There has been significant progress in the Extended Fund Facility (EFF) program with the International Monetary Fund (IMF).
According to the Minister for Finance, Miftah Ismail, the IMF sent the Memorandum of Economics and Financial Policies (MEFP) for the Seventh and Eighth Reviews to Pakistan earlier today. This means that the release of the next tranche is very likely now.
He tweeted, “Early this morning, the Government of Pakistan has received an MEFP from the IMF for combined 7th and 8th reviews.”
Early this morning, the Government of Pakistan has received an MEFP from the IMF for combined 7th and 8th reviews.
— Miftah Ismail (@MiftahIsmail) June 28, 2022
Sources said that Pakistan is ready to receive the next tranche from the IMF in early July. Talks between the two sides are expected to resume on 28 June (today), and Minister Ismail and the Governor of the State Bank of Pakistan (SBP) will sign the contract with the IMF on behalf of Pakistan.
Pakistan has requested the IMF to enhance the loan program by $2 billion to $8 billion instead of $6 billion. It has also asked for a one-year extension in the program that will take it to 2024.
Pakistan has agreed to several stern conditions, including the gradual increase in petroleum levy up to Rs. 50 per liter to seal the deal. An 11 percent sales tax will also be levied on petroleum products, with effect from 1 July 2022. Last month, the government considerably increased the prices of petroleum products and completely abolished the subsidy that was being provided earlier.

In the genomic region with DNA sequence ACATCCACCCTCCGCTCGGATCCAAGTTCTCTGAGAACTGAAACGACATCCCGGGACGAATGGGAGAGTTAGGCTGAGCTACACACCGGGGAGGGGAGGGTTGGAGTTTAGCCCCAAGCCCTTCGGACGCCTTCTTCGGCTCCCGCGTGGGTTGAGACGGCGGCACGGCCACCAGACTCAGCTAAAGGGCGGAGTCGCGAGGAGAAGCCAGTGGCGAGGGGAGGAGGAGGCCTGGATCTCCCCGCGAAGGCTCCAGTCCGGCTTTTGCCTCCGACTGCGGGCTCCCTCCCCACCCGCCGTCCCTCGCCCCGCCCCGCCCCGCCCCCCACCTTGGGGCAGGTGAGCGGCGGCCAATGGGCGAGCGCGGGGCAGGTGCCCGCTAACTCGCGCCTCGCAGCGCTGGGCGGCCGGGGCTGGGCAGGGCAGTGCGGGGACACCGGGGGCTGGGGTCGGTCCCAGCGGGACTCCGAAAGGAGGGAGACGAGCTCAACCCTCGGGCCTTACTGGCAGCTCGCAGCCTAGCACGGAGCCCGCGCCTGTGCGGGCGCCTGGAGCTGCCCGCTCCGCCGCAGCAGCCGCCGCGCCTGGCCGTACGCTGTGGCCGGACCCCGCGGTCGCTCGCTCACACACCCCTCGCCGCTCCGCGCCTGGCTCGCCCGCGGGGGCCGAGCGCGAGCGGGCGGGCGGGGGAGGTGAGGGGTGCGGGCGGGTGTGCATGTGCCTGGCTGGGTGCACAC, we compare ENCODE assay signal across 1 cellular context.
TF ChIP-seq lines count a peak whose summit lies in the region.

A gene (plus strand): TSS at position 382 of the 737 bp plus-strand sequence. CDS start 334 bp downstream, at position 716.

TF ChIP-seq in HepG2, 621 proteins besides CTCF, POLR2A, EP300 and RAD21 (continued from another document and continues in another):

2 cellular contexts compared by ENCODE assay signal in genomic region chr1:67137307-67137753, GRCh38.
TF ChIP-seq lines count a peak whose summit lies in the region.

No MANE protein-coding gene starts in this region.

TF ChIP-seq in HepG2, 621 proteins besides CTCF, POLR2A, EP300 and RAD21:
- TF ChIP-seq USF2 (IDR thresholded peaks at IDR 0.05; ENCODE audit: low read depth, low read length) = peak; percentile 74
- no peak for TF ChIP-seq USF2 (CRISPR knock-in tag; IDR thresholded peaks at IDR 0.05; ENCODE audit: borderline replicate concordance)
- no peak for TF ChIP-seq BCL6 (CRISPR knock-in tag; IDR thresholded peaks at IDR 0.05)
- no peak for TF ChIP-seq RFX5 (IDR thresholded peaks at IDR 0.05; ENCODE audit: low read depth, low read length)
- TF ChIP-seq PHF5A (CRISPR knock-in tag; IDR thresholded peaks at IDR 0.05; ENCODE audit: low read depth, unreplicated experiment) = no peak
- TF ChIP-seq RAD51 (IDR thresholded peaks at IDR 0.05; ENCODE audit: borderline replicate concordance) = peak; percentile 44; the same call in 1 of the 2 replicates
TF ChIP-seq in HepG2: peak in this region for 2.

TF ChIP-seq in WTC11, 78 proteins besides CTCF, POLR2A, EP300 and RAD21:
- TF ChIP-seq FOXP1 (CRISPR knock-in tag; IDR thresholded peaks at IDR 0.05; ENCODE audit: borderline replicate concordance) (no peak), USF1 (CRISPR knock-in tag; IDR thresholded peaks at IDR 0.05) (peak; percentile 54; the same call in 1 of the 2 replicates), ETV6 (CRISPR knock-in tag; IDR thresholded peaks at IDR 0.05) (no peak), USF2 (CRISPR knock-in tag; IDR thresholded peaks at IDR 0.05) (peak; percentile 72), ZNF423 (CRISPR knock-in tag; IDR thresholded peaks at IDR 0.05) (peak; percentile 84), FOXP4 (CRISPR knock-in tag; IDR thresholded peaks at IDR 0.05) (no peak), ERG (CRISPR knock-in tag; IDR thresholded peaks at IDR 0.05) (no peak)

The size of the budget has been enhanced from Rs. 9,500 billion to Rs. 9,900 billion, and the FBR’s annual tax target has been enhanced from Rs. 7,004 to Rs. 7,442 billion. It is noteworthy that the IMF had asked Pakistan to amend the new income tax slabs for the salaried class under budget FY23. Income Tax exemption on annual income up to Rs. 1.2 million has been withdrawn, and this exemption was announced in the new budget.
As per the conditions demanded by the lender, individuals earning an annual income of Rs. 150-300 million will pay one to four percent of the income support levy. The tax rates for the upper-income slabs will also rise considerably. Those who earn between Rs. 600,000 and Rs. 1,200,000 annually will pay a 2.5 percent income tax.
In a few remaining steps for the bailout revival, the IMF is currently pushing for an energy sector reform, the privatization of state-owned enterprises, and spending cuts.